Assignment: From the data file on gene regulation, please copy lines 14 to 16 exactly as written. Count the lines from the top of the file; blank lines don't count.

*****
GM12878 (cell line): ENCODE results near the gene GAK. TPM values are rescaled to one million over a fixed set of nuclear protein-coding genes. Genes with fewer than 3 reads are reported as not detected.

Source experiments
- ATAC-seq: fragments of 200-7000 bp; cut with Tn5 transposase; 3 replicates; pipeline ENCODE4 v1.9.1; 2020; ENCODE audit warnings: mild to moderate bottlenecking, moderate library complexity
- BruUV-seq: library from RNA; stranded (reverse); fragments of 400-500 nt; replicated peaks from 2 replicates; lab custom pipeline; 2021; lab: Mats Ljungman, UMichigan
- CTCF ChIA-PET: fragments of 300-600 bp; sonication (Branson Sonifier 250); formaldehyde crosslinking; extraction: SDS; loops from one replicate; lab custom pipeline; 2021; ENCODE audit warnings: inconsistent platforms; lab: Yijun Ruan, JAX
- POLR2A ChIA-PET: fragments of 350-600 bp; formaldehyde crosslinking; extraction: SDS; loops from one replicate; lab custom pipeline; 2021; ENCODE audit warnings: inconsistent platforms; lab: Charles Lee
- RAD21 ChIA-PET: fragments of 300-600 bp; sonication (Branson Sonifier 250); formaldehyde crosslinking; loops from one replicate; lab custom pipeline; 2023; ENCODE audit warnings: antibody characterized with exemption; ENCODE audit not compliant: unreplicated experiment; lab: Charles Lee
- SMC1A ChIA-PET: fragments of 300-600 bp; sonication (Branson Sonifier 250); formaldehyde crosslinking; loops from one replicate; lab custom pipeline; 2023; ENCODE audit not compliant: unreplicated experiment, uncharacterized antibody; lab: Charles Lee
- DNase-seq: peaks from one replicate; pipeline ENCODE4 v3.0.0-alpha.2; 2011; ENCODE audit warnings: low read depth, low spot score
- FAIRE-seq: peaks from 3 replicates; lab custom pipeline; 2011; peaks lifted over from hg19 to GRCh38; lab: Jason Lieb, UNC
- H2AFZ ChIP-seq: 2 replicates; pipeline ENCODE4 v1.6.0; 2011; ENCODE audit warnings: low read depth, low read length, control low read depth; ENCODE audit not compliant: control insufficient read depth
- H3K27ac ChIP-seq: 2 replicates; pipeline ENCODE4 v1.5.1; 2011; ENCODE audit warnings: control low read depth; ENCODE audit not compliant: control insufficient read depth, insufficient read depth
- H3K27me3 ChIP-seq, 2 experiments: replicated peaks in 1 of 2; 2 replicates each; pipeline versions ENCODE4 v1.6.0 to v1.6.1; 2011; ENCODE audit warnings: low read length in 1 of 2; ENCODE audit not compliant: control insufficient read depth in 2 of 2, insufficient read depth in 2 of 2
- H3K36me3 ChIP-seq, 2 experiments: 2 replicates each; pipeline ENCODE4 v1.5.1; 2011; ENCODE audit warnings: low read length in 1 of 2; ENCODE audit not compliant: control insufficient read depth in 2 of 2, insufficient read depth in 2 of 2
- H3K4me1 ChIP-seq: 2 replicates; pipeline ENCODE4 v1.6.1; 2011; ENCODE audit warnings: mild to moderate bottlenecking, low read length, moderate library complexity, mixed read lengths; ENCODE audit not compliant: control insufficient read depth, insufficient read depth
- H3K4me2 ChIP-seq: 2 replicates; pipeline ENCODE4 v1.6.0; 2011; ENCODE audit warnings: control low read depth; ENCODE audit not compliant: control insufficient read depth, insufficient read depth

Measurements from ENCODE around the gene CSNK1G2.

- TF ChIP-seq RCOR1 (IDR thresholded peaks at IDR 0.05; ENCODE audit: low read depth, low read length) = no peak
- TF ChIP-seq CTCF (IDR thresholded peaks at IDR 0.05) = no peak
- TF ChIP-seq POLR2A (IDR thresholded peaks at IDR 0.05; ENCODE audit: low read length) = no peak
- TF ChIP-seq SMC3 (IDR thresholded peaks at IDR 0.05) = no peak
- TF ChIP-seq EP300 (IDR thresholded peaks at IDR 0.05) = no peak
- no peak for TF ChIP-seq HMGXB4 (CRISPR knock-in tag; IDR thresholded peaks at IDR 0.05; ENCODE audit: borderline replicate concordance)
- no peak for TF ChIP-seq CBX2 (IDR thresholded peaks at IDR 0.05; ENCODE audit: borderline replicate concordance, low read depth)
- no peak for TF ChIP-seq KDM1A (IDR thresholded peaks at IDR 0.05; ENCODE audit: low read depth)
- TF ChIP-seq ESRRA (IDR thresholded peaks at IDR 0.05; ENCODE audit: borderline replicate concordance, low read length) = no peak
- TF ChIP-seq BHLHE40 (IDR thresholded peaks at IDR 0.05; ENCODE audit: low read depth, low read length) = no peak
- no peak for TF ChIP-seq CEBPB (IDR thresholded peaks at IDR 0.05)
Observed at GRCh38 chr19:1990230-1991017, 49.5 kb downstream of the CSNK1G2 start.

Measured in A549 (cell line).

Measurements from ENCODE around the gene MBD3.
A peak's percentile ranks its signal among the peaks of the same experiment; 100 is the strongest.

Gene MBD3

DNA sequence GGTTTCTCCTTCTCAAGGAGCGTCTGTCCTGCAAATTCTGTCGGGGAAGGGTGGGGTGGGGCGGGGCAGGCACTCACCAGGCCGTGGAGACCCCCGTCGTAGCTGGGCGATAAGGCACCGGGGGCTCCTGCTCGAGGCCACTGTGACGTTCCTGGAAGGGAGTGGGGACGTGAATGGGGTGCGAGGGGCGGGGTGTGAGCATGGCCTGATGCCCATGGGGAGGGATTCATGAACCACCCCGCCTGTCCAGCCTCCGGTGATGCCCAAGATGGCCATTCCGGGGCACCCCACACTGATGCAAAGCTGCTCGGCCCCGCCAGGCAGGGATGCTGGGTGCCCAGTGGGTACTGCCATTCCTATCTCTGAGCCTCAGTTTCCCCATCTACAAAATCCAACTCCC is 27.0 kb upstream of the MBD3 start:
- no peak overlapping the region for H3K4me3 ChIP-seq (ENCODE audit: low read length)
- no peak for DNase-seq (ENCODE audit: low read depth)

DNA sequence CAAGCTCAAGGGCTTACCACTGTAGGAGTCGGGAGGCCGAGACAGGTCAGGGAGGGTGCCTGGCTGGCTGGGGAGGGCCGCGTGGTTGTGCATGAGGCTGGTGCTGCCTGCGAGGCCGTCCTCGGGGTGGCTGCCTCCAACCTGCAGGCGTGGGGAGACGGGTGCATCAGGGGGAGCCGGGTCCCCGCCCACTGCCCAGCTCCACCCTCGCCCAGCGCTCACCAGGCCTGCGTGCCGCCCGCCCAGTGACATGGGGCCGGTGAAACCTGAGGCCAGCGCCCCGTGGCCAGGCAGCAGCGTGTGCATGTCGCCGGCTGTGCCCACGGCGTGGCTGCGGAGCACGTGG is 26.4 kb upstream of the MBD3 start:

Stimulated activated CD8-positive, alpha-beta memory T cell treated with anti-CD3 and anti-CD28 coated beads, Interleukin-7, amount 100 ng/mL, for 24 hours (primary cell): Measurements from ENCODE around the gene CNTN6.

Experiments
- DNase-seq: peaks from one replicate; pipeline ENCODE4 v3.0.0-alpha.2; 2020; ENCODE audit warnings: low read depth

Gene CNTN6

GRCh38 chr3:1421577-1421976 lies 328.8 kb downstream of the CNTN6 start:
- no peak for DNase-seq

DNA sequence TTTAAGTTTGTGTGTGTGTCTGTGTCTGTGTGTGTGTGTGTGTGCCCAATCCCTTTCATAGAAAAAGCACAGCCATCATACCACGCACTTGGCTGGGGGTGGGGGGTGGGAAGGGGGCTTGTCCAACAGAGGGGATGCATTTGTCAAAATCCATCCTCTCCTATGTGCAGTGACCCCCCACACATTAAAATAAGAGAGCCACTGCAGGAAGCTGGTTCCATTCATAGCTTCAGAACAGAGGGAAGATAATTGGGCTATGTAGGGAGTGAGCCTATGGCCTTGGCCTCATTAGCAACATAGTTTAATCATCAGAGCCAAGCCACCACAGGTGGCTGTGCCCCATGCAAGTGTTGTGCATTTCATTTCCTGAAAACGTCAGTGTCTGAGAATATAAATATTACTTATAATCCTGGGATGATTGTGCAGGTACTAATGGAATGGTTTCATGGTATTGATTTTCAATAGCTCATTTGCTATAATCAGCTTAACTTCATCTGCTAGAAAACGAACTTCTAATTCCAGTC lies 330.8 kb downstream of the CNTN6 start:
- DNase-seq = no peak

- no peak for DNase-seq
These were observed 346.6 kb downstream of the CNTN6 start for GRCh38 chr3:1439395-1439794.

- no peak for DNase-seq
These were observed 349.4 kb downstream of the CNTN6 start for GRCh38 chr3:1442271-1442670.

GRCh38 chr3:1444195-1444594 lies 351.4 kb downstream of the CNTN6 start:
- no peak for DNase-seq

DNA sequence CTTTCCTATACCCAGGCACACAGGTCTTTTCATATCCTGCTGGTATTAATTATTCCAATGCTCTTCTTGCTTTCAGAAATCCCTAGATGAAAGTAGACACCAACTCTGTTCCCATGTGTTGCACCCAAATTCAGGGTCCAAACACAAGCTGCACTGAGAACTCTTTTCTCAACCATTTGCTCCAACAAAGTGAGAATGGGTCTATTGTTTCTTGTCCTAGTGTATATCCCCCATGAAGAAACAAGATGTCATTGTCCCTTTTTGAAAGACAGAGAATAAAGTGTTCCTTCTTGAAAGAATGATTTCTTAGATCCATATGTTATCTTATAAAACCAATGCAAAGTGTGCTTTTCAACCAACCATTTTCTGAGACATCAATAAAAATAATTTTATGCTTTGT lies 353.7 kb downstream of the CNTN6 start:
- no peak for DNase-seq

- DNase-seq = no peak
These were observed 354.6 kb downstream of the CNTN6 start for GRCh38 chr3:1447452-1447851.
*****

- H3K36me3 ChIP-seq, 2 experiments: 2 replicates each; pipeline ENCODE4 v1.5.1; 2011; ENCODE audit warnings: low read length in 1 of 2; ENCODE audit not compliant: control insufficient read depth in 2 of 2, insufficient read depth in 2 of 2
- H3K4me1 ChIP-seq: 2 replicates; pipeline ENCODE4 v1.6.1; 2011; ENCODE audit warnings: mild to moderate bottlenecking, low read length, moderate library complexity, mixed read lengths; ENCODE audit not compliant: control insufficient read depth, insufficient read depth
- H3K4me2 ChIP-seq: 2 replicates; pipeline ENCODE4 v1.6.0; 2011; ENCODE audit warnings: control low read depth; ENCODE audit not compliant: control insufficient read depth, insufficient read depth